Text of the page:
Marine’s facing homelessness in plea to PM

Michael wants to be close to his kids, Rachel and Daniel.
Michael wants to be close to his kids, Rachel and Daniel.
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A ROYAL Marine facing homelessness when he leaves the army has made a plea for help to Prime Minister David Cameron.

Father-of-three Michael Glen, from Prestonpans in East Lothian, has written to the Prime Minister demanding an explanation as to why his eight years’ service is being “ignored” by housing chiefs.

Having recently completed his second tour of Afghanistan and keen to spend time with his young children, Michael – whose marriage broke down last year – is now preparing to leave the Marines.

He was horrified to be told by East Lothian Council’s housing officers that, unless he books into a homeless hostel on leaving the forces, he won’t have enough “points” to qualify for council housing.

He said: “I was informed if I had to come out of prison I would be awarded 80 points and, if I was homeless, I would be awarded 100 points.

“I was awarded no points for any service in the Royal Marines.”

Originally from Edinburgh, Michael can’t afford a private rented home until he finds new work, but is desperate to be close to five-month old daughter Rachel and three-year-old son Daniel in Prestonpans.

He explained: “I have made my life in Prestonpans and this is where I want to live, especially with the kids being so young. I think it is important for them to know that I am close by.”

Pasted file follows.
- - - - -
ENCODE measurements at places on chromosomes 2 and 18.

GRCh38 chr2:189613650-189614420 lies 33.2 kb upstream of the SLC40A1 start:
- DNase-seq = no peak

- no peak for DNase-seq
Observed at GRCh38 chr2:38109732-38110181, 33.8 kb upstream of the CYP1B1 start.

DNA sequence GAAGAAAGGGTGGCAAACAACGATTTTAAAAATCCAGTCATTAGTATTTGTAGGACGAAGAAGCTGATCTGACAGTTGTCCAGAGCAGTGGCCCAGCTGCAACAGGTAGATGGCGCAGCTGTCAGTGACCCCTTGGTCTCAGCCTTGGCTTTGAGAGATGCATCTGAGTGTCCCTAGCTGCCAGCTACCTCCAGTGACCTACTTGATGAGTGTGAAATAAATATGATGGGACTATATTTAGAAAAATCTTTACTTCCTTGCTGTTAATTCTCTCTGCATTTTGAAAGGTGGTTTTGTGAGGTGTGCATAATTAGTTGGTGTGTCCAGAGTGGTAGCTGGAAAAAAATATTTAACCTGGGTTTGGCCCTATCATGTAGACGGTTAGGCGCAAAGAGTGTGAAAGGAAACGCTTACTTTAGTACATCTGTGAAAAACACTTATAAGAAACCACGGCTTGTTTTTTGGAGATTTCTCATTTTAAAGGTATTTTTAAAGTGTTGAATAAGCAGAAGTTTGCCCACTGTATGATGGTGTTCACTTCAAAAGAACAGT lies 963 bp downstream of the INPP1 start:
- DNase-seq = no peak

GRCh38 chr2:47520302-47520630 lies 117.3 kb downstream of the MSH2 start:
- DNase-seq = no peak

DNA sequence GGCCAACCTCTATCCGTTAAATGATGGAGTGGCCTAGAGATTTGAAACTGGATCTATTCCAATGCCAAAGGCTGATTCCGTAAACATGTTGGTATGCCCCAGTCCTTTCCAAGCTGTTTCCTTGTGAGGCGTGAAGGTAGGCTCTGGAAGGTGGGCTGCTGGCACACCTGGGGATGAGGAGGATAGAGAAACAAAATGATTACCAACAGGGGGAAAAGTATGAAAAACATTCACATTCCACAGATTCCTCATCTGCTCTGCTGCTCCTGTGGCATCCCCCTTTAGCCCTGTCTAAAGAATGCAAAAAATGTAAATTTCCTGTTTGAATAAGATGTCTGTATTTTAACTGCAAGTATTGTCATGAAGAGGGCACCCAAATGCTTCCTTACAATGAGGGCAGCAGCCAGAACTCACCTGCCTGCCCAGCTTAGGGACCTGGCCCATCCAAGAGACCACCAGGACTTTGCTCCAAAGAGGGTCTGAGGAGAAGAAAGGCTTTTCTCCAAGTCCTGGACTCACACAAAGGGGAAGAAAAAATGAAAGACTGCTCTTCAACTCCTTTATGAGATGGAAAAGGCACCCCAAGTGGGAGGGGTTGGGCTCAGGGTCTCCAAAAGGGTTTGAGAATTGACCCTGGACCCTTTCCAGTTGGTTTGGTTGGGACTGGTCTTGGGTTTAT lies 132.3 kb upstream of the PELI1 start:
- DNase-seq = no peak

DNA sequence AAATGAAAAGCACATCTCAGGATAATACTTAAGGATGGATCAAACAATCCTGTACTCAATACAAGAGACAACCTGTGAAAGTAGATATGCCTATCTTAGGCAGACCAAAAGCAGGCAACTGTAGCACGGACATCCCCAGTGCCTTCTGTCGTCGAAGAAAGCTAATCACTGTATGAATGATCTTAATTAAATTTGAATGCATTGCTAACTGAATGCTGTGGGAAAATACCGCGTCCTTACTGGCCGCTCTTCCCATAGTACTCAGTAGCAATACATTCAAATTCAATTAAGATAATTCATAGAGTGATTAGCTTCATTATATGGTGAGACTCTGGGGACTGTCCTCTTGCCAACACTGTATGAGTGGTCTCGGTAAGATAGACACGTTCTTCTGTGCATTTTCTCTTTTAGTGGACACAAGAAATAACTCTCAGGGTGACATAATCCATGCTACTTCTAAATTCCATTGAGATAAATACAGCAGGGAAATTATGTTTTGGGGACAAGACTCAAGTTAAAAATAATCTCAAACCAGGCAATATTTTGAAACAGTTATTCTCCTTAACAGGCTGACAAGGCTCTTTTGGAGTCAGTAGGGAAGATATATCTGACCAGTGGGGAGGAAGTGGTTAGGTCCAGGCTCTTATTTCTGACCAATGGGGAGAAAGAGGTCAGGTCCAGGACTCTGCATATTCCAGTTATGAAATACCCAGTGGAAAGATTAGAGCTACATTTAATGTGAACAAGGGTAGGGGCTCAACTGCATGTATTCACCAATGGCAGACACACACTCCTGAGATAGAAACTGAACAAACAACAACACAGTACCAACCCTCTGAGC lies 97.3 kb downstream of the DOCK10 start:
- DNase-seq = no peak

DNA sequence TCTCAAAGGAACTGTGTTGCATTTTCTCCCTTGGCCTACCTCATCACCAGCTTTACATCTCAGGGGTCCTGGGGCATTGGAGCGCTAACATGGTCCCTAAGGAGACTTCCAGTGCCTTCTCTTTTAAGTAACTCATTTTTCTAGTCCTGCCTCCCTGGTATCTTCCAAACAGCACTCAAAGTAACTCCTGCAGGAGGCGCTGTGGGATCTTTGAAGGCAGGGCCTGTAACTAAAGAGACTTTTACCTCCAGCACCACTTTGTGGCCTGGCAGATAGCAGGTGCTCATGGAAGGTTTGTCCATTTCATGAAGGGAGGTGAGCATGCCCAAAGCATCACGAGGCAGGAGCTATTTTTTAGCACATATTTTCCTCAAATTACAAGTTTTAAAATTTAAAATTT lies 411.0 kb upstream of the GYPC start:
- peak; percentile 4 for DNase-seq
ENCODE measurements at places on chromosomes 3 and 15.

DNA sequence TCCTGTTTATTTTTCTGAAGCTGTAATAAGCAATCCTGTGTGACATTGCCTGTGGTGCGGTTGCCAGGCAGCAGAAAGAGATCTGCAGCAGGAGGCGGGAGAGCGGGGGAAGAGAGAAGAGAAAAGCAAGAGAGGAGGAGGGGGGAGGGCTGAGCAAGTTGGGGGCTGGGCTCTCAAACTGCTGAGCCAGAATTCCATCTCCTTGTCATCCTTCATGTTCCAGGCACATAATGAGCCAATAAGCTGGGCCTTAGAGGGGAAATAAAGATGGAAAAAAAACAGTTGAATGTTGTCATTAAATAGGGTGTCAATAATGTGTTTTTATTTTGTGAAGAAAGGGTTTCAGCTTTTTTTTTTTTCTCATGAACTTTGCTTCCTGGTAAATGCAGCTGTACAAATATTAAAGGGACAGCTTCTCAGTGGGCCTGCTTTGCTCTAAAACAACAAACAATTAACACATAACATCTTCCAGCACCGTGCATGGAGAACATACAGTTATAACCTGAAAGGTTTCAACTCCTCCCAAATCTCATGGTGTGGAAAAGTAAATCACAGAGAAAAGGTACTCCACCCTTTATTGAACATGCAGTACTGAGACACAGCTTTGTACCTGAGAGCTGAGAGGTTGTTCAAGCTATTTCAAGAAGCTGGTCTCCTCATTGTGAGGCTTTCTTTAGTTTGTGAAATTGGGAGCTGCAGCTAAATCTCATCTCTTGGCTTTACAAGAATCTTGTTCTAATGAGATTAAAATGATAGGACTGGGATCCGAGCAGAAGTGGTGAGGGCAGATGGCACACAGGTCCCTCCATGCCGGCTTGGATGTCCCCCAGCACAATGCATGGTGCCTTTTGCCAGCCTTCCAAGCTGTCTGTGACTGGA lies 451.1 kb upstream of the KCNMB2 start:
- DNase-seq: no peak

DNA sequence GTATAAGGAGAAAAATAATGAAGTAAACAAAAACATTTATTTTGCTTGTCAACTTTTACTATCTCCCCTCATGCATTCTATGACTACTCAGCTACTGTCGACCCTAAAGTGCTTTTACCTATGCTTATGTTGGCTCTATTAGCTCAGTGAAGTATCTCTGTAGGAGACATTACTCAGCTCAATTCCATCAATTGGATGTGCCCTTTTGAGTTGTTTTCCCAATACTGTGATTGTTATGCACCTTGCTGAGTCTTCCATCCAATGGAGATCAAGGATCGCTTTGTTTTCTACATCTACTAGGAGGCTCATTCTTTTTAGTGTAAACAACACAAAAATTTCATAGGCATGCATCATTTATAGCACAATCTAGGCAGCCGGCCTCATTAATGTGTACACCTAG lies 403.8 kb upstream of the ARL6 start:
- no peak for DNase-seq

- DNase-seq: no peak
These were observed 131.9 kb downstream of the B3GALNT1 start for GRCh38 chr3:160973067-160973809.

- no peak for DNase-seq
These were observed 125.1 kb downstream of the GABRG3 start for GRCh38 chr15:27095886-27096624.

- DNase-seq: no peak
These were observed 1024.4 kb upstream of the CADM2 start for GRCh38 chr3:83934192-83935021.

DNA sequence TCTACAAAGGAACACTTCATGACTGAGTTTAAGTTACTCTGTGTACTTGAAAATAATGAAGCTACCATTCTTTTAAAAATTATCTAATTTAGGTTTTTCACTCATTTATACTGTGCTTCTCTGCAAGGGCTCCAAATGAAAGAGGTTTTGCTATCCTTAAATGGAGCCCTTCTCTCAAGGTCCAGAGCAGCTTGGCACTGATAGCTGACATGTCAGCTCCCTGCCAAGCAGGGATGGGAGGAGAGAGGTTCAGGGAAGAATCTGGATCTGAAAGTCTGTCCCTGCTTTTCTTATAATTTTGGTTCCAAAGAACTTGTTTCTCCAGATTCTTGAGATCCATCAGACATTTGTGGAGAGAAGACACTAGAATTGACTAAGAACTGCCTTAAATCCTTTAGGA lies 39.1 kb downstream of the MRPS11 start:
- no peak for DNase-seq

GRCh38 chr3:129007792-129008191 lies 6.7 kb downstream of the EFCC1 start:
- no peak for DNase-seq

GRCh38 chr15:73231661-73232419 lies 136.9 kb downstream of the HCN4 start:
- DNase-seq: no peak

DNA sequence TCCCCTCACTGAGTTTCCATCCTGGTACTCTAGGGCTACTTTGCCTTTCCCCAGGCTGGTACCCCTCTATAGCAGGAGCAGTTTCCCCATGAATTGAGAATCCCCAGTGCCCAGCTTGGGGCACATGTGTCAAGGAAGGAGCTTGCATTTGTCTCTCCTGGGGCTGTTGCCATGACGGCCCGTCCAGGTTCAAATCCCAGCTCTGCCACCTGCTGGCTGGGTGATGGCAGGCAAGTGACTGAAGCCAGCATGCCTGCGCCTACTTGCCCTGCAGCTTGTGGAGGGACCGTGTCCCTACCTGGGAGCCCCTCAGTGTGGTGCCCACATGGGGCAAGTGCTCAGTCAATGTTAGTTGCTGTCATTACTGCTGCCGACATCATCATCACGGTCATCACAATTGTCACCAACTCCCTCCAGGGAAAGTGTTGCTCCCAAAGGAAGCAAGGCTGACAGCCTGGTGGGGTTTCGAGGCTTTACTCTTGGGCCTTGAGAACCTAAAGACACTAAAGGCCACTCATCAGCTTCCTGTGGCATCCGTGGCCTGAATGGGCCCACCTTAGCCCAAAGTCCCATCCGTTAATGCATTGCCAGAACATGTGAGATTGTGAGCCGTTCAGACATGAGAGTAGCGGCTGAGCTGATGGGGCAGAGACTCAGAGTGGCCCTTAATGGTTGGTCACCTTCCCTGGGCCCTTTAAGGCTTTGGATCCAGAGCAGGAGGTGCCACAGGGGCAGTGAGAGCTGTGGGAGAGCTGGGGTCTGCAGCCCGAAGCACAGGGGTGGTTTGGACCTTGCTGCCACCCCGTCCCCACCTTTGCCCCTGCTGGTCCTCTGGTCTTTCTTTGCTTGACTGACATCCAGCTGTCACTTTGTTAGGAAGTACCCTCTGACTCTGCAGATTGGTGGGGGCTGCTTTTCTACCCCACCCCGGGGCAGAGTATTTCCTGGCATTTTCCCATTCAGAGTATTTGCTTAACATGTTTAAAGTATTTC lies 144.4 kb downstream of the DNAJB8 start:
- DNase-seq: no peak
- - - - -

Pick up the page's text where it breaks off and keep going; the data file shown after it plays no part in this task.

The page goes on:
Michael also has an 11-year-old son from a previous relationship.

In his moving letter to David Cameron, Michael said: “I have been on two operational tours of Afghanistan, risking my life daily. This is why I am leaving. I have three kids to support and I can’t do that from a grave.

“Because I’m volunteering to leave, the local council say they have no requirement to house me. I feel strongly that this is absolutely disgusting.”

Last year, Edinburgh council approved plans for the length of a person’s service in the armed forces to count towards their points tally for getting a council house.

Fiona O’Donnell, MP for East Lothian, has called for the government to make the Military Covenant, an understanding between the government and wider society to support members of the armed forces, legally enforceable.

She said: “We owe a huge debt to the men and women who serve in our armed forces.

“I want the Prime Minister to intervene in this case and show us that he is serious about looking after our veterans.”

Iain Gray, MSP for East Lothian, said: “The council claim to provide extra support for veterans, and they should not be quibbling about why he is leaving the forces.”

A council spokesman explained that military staff who chose to leave the forces, rather than being discharged, are not entitled to “loss of service points” that would help them secure council housing.

Downing Street declined to comment.